An ancient Greek philosopher illustrates the common human weakness of bestowing charity out of sympathy.
Poor honest lord, brought low by his own heart;
Undone by goodness! Strange, unusual blood,
When man’s worst sin is, he does too much good!
—Shakespeare, Timon of Athens, IV, ii.
The Countryman and the Snake.
A VILLAGER, in a frosty, snowy Winter, found a Snake under a Hedge, almost dead with Cold. He could not help having a Compassion for the poor Creature, so brought it Home, and laid it upon the Hearth near the Fire; but it had not lain there long, before (being revived with the Heat) it began to erect itself, and fly at his Wife and Children, filling the whole Cottage with dreadful Hissings.
The Countryman hearing an Outcry, and perceiving what the Matter was, catched up a Mattock, and soon dispatched him; upbraiding him at the same Time in these Words: Is this, vile Wretch, the Reward you make to him that saved your Life? Die, as you deserve; but a single Death is too good for you.
‘TIS the Nature of Ingrates to return Evil for Good: And the Moralists in all Ages have incessantly declaimed against the Enormity of this Crime, concluding that they who are capable of hurting their Benefactors, are not fit to live in a Community; being such, as the natural Ties of Parent, Friend, or Country, are too weak to restrain within the Bounds of Society. Indeed, the Sin of Ingratitude is so detestable, that, as none but the most inhuman Temper can be guilty of it, so, in writing to Men, there is no Occasion to use many Words, either in exposing the Vice itself, or dissuading People from, the Commission of it.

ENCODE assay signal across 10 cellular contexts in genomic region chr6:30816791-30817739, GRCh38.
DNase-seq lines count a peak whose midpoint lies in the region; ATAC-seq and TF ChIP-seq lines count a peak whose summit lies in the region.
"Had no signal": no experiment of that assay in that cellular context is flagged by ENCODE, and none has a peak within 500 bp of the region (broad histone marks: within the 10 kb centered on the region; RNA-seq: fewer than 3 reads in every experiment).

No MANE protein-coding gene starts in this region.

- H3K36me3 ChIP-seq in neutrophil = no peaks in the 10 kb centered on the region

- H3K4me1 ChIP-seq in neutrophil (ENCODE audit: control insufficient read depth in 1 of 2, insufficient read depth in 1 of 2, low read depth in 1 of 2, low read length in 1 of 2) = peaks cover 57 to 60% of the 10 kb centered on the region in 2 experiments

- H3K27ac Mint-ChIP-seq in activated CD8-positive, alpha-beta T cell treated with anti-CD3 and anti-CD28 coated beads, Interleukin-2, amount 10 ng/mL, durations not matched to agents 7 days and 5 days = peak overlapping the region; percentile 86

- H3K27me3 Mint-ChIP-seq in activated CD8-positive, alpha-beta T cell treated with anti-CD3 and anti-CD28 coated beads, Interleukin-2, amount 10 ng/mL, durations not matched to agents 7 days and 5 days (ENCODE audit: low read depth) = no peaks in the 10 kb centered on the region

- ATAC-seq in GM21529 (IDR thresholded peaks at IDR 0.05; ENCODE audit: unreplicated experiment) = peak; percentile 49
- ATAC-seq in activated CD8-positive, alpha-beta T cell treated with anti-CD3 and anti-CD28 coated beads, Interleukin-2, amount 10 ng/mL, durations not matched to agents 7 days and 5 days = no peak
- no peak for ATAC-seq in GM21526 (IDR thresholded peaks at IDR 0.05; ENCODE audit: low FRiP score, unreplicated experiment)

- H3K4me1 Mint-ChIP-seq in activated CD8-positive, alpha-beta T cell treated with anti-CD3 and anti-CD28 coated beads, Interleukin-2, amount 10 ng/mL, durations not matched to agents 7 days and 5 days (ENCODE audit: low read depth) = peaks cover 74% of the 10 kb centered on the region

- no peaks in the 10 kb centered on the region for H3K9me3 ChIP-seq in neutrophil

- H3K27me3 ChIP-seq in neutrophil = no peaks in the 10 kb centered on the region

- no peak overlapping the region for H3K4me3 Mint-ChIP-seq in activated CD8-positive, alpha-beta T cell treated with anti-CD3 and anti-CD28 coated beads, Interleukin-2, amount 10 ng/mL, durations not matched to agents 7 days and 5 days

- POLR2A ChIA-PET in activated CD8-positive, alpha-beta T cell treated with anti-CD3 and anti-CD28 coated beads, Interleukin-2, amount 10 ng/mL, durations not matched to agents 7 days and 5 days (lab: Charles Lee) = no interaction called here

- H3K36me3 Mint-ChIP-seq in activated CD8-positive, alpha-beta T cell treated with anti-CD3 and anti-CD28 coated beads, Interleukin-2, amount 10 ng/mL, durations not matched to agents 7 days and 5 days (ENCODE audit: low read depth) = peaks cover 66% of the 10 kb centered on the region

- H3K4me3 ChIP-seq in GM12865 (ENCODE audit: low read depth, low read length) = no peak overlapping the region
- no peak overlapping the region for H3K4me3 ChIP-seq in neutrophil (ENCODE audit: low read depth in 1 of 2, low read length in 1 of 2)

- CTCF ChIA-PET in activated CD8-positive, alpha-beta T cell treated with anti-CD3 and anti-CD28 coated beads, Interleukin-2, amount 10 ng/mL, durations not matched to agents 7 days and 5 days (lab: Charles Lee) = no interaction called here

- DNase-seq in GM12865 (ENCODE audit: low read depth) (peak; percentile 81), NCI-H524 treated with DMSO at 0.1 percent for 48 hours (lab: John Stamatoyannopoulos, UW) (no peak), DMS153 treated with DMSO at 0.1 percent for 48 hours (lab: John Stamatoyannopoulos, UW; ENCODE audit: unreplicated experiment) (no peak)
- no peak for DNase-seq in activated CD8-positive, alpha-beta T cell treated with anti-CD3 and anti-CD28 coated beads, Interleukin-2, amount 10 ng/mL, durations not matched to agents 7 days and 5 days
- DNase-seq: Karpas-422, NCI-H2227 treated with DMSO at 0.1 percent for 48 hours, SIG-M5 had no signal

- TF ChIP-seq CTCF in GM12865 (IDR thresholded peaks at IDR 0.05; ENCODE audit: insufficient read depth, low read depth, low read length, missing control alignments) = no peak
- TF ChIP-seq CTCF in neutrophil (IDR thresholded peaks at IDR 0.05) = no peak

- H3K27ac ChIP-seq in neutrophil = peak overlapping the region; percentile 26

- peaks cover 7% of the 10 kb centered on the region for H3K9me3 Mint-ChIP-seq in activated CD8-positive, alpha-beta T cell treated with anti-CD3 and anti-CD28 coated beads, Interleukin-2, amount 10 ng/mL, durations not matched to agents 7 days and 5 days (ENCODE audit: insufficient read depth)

Therefore it is not likely that a Person of Æsop’s Sagacity would have compiled this Fable, without having something else in view, besides this trite and obvious Subject. He certainly intended to put us in mind, That, as none but a poor silly Clown would go to take up a Snake and cherish it, so, we shall be very negligent and ill-advised, if, in doing good Offices, we do not take Care to bestow our Benevolence upon proper Objects.
It was not at all unnatural in the Snake to hiss, and brandish his Tongue, and fly at the first that came near him; as soon at the Person that saved his Life as any other; indeed more likely, because nobody else had so much to do with him. Nor is it strange at any Time to see a reprobate Fool throwing his poisonous Language about, and committing his Extravagancies against those, more especially, who are so inadvertent as to concern themselves with him.
The Snake and the Reprobate will not appear extraordinary in their Malevolence: But the sensible Part of Mankind cannot help thinking those guilty of great Indiscretion, who receive either of them into their Protection.
—Samuel Croxall (trans), Fables of Æsop, 1792.